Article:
CBC sees budget cut by 10 per cent
OTTAWA - The annual grant the CBC gets from taxpayers is being chopped by 10 per cent over three years.
The corporation, which has been a Tory target for years, the offered no immediate details on how the eventual cut of $115 million will affect television, radio and online services.
"CBC/Radio-Canada will review its approach for dealing with this reduction in a way that doesn't overly compromise its strategy for the future," the corporation said in a statement Thursday.
"The measures that CBC/Radio-Canada intends to take over the next three years will be set out in greater detail for our employees and the Canadians we serve as soon as possible."
The CBC's union said it plans to meet with management early next week, and will be involved in the layoffs to come.
"This is a sad day. We don't yet know exactly what these cuts will mean for CBC/Radio-Canada services and employees," Marc-Philippe Laurin, president of the Canadian Media Guild's CBC branch, said in a statement.
"However, this is a major cut that will surely have a devastating impact on CBC services by 2015."
Thursday's cut didn't come as a surprise, as CBC was included in the government's spending review program that required all departments to submit plans to shave either five per cent or 10 per cent of spending. The Tories ordered the broadcaster to deliver the higher of the two chops.
But the trimming does represent the lion's share of cuts made to the department of Canadian Heritage, which oversees funding to the broadcaster. The department is having its budget slashed by 6.9 per cent overall.
The CBC currently receives about $1.15 billion a year from the government, representing about 64 per cent of its operating budget. The rest is made up of advertising and speciality services revenues.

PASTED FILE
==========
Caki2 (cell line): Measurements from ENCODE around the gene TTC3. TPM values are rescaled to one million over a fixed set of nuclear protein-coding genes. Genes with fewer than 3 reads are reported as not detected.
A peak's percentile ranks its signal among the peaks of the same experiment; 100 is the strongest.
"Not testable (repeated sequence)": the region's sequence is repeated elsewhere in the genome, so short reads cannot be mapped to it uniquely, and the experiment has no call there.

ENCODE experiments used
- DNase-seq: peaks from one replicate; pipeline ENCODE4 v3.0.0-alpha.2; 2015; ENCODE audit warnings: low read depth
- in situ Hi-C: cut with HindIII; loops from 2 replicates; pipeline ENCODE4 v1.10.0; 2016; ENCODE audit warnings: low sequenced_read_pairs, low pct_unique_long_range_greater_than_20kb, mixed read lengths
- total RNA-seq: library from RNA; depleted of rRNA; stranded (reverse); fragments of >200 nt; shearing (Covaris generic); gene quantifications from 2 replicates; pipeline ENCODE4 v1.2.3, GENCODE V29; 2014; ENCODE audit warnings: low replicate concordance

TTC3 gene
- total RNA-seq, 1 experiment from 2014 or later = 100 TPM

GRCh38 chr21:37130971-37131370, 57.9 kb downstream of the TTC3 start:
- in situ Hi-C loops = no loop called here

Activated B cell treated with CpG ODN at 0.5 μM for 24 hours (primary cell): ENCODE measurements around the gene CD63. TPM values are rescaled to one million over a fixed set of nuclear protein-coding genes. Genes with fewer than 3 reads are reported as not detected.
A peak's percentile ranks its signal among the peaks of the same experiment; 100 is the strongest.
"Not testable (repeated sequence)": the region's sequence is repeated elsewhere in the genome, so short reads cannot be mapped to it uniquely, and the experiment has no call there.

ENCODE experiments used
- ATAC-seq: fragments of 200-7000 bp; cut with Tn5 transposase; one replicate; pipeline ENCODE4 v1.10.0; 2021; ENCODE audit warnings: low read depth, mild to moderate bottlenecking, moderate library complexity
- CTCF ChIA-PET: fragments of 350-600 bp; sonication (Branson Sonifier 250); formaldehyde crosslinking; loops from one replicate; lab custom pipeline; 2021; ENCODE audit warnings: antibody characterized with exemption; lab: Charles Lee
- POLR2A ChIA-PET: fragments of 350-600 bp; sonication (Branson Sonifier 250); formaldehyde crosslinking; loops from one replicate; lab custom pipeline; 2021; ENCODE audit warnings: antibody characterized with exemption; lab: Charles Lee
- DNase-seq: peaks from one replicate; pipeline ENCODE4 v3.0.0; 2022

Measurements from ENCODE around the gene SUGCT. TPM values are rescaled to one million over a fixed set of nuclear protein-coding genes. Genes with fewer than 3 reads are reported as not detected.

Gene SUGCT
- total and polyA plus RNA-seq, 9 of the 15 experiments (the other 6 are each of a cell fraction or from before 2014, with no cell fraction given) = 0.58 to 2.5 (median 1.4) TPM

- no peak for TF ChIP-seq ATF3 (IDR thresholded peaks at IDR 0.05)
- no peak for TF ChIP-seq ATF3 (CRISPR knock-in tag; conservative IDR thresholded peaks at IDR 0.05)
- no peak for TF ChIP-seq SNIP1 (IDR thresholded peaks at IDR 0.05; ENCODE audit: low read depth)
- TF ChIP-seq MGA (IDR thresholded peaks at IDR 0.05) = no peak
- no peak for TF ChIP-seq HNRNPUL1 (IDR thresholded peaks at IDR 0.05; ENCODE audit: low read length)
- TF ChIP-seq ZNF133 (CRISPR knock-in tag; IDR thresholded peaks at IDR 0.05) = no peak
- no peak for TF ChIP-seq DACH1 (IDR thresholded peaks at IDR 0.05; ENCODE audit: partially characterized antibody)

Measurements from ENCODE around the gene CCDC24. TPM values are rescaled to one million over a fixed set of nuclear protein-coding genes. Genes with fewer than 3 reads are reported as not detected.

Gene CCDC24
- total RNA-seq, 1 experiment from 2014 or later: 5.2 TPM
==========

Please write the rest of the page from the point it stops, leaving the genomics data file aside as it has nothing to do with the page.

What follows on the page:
While the Conservatives have had funding to the CBC at the top of their must-cut list over the last few years, they held off, and had been renewing an annual $60-million top-up to the broadcaster's budget.
But the top-up is being eliminated as part of the $115 million in cuts the broadcaster must make over the next three years.
The first cut isn't the deepest: the CBC will lose only $27.8 million in 2012-2013.
But the broadcaster's long-term strategic plan had been built around receiving stable funding through to 2015.
The plan includes more service for regional markets, expanding speciality channels and a renewal of news services in English and French. But whether they can afford to move forward with that strategy in the context of the cuts is unknown.
"While a government funding reduction would not change the path of the new strategy, it could force the corporation to make adjustments," says the 2010-2011 annual report.
CBC officials told MPs earlier this month that the $60 million is used for everything from investigative journalism to coverage of local arts events.
"It's been something that we used for Canadian programs, trying to make sure that we can reach the regions or provide more Canadian content to the television schedules," CBC President Hubert Lacroix said at a parliamentary committee.
The tension between the Conservatives and the CBC cuts deeper than just public funds.
The two sides have been locked in a dispute over the Access to Information Act, with the broadcaster seeking to withhold documents under a provision that allows them to protect information that relates to journalistic, creative or programming activities.
The Conservatives now want to tighten the laws to force the CBC to disclose more information.
Several MPs have tabled petitions from their constituents in recent days asking the federal government to maintain funding to the CBC.
And in December, an advocacy group released a satirical video imagining a scenario where the CBC was bought out by U.S. wrestlers.
Another pro-CBC group said Thursday it considers it a victory that the cuts weren't deeper.
Tyler Morgenstern of the group Reimagine CBC said he sees the first rounds of cuts as trial balloon being floated by government to see how much the public will take when it comes to eroding the network.
It's possible the cuts won't go all the way, Morgenstern said.
"There's an opportunity for us to really rally support and show the government that Canadians won't stand for these severe budget cuts to the CBC, and their public media and their culture."
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